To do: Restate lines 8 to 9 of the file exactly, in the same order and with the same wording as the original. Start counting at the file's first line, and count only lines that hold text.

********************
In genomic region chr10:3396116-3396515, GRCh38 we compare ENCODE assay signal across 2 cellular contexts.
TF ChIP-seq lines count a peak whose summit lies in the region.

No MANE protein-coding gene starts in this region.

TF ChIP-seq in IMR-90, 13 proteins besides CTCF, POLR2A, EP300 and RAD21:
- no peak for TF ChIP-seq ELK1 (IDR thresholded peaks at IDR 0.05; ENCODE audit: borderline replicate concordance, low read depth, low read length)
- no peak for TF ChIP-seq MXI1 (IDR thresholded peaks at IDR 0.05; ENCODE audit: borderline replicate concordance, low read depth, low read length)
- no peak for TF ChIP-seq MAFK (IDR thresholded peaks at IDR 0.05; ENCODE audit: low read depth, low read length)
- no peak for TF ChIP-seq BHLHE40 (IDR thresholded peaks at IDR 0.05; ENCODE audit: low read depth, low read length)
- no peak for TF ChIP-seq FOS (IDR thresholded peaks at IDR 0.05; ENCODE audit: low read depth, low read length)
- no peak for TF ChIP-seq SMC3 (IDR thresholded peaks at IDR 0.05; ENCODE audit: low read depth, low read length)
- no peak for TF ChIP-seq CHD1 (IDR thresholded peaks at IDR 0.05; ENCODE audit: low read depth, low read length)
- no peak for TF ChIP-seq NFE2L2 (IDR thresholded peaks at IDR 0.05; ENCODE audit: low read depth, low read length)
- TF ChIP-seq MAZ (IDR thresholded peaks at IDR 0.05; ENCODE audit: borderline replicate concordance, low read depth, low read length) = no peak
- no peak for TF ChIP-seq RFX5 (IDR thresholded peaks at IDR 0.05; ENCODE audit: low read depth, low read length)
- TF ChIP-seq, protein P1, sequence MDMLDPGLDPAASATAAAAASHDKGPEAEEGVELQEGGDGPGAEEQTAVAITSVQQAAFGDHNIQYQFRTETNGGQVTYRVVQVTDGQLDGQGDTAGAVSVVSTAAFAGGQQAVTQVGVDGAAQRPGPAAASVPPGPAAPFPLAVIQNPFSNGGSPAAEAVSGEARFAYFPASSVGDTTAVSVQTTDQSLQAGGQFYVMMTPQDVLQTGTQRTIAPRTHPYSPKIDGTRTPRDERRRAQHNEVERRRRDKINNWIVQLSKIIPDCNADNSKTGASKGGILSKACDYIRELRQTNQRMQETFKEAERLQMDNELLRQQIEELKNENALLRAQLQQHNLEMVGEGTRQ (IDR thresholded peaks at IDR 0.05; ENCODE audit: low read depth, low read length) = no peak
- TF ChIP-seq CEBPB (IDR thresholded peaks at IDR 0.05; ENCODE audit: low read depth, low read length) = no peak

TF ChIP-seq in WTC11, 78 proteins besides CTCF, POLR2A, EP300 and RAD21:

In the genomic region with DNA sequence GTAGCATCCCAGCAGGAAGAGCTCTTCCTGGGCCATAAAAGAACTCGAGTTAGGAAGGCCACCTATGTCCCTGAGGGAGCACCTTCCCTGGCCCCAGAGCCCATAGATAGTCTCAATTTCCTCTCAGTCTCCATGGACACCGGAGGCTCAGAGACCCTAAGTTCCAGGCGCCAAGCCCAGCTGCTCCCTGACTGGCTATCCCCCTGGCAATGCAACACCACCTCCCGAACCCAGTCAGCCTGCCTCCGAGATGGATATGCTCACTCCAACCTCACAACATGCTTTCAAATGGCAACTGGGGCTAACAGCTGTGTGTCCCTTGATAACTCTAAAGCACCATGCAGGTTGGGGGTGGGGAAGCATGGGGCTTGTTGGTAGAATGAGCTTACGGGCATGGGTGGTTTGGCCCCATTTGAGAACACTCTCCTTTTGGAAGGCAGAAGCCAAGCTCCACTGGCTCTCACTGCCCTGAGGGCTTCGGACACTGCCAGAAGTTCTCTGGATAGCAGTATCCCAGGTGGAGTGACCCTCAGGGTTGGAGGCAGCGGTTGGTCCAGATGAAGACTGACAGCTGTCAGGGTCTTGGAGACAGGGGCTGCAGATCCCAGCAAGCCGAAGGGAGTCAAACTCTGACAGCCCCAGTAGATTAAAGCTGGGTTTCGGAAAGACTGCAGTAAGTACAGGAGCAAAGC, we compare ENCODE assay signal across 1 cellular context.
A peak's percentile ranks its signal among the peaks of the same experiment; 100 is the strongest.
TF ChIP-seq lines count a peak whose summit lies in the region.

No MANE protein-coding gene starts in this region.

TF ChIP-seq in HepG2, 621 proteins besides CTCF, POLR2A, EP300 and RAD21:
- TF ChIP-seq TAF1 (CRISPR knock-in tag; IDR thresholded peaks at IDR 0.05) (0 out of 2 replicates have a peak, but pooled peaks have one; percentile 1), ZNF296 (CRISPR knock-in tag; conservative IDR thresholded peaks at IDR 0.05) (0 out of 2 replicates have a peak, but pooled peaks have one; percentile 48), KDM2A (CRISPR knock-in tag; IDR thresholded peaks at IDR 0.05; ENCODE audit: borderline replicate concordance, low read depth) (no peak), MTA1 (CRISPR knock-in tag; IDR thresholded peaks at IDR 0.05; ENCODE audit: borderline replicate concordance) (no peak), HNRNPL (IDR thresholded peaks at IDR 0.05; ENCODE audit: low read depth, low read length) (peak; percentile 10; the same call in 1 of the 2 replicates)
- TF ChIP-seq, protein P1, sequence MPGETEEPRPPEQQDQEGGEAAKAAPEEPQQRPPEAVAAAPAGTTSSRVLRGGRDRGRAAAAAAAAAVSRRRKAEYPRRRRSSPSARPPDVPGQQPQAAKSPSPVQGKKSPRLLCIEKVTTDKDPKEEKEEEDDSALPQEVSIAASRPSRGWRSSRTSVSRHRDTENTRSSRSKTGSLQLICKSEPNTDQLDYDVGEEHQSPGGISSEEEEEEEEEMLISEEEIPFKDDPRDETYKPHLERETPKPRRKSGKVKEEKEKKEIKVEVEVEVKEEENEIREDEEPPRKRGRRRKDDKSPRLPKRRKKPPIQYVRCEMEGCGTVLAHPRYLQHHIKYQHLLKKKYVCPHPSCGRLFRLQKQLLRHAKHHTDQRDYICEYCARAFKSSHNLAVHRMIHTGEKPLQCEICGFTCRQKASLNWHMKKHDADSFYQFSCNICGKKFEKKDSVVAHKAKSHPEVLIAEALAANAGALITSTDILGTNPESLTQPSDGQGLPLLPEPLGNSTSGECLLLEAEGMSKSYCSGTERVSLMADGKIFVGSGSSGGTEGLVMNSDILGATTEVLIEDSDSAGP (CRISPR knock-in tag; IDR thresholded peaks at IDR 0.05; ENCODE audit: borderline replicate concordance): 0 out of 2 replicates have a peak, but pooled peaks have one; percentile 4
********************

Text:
- no peak for TF ChIP-seq BHLHE40 (IDR thresholded peaks at IDR 0.05; ENCODE audit: low read depth, low read length)
- no peak for TF ChIP-seq FOS (IDR thresholded peaks at IDR 0.05; ENCODE audit: low read depth, low read length)